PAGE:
The U.K. Trades Union Congress (TUC), which participated in the Taskforce, reacted with a blog post titled, A greener economy can be positive for workers too, highlighting key recommendations – and pointing out real-world examples of best practice, including the example of collaboration between EDF and Unite, Prospect and GMB in the successful creation of transition pathways for workers at Cottam coal power station before it closed.  The Senior Deputy General Secretary of the Prospect union was also member of the Green Jobs Taskforce, and summarized her thoughts in this blog: “It’s time the government moved from lofty climate change ambitions to action”, saying  “ I am pleased that the Green Jobs Taskforce not only uses the language of Just Transition, but recommends the establishment of a new national body to help shape this change and ensure that no worker or community is left behind in the race for net zero. That recommendation is one of many that we on the task force have made to the government, including establishing a ‘green careers launchpad’, making sure that the curriculum reflects the green skills we will need in the future, and publishing a comprehensive net zero strategy ahead of November’s COP26 summit.”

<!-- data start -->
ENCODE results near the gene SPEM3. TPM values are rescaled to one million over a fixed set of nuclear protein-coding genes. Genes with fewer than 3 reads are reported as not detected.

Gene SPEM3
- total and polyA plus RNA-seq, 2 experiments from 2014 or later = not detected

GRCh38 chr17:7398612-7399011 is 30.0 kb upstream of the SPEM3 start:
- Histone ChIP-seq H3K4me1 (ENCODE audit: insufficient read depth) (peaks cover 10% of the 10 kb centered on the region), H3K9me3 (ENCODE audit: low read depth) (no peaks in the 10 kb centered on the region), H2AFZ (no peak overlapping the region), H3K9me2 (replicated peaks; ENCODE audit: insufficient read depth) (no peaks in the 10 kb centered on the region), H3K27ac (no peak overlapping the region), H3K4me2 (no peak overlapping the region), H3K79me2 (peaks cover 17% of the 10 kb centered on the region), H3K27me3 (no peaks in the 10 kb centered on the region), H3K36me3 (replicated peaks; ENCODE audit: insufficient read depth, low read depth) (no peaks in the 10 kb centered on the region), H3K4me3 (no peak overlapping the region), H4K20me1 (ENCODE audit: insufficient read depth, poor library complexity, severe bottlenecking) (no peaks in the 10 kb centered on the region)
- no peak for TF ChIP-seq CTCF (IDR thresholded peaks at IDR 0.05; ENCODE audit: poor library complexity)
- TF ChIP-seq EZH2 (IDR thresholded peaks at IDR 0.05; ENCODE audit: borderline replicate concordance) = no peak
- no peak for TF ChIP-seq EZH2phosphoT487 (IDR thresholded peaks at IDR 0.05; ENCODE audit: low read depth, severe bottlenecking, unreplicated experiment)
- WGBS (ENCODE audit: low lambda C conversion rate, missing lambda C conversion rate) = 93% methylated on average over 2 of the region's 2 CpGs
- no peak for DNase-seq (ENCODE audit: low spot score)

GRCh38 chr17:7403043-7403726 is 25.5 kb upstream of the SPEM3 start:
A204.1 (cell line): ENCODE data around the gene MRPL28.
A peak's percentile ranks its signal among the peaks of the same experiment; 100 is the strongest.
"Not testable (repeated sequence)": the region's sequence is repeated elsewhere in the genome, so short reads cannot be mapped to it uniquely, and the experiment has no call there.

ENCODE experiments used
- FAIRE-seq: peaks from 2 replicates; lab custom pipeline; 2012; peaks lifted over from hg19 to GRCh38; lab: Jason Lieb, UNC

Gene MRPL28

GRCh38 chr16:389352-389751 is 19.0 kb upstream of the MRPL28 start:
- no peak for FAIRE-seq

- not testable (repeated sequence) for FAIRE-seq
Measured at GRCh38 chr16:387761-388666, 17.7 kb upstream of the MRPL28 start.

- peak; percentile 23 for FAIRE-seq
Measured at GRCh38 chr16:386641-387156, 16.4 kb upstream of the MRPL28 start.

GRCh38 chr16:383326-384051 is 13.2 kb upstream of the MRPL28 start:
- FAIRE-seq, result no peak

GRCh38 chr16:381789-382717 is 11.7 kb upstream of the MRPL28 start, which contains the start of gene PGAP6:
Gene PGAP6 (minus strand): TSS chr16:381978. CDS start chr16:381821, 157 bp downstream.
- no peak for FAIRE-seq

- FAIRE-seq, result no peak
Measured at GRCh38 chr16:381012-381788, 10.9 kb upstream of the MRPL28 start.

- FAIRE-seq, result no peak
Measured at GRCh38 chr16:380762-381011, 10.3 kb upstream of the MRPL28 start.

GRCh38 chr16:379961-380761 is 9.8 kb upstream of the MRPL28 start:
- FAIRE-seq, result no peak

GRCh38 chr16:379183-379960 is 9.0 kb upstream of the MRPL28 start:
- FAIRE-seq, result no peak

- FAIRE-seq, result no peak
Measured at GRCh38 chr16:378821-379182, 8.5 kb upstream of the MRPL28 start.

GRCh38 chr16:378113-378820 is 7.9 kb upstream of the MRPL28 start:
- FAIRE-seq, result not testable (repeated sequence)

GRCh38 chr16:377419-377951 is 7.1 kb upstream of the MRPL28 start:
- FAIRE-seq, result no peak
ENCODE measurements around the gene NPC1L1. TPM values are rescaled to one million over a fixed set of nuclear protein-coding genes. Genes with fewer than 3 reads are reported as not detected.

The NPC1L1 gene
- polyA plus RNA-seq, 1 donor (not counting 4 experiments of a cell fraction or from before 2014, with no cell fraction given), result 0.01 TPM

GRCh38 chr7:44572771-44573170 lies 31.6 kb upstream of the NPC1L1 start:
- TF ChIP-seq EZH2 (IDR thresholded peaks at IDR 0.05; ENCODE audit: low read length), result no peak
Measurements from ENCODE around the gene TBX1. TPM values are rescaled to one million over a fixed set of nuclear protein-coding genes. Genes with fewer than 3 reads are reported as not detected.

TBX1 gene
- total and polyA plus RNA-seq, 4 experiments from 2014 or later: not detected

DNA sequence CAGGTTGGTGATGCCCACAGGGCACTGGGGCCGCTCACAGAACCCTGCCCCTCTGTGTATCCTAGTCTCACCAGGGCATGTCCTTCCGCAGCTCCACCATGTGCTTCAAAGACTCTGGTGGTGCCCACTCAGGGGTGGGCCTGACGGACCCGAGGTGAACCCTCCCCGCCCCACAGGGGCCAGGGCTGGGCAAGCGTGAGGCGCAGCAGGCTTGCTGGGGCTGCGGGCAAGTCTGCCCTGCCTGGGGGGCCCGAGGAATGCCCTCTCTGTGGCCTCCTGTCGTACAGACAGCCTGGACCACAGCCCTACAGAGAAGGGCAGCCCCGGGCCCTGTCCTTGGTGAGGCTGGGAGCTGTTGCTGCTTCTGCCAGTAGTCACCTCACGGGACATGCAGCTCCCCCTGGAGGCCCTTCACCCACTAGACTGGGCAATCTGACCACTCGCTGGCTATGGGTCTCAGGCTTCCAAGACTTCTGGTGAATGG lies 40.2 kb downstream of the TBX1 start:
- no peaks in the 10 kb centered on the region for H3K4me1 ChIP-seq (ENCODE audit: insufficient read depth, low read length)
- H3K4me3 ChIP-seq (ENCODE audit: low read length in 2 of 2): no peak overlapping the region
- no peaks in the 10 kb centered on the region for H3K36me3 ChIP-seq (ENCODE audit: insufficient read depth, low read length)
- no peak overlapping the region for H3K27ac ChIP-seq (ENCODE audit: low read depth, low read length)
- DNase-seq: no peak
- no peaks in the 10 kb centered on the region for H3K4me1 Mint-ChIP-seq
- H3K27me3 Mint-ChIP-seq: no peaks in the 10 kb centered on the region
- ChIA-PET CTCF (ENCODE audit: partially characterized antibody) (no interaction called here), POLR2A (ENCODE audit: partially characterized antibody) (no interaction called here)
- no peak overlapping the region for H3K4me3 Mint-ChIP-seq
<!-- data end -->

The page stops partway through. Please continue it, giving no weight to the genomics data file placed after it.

The government will not endorse any of the Report’s recommendations immediately but they  are promised to feed into the development of the U.K.’s Net Zero Strategy; in the meantime, “ a cross-cutting delivery group” has been established “to oversee the development and delivery of the government’s plans for green jobs and skills. This group will maintain the momentum generated by the Taskforce and drive meaningful action across the green skills agenda.”   

The Green Jobs Taskforce was established in November 2020 , and included labour representatives from the TUC and Prospect union, along with academics, business representatives and the training sector, including Construction Industry Training Board, Engineering Construction Industry Training Board, East London Institute for Technology, Retrofit Works, Edinburgh University and National Grid.   

Related reports: Unionlearn (part of the TUC) published a labour education document, Cutting Carbon, Growing Skills: Green Skills for a Just Transition in March 2020, providing discussion and case studies.

Nova Scotia launches public consultation for Coastal Protection regulations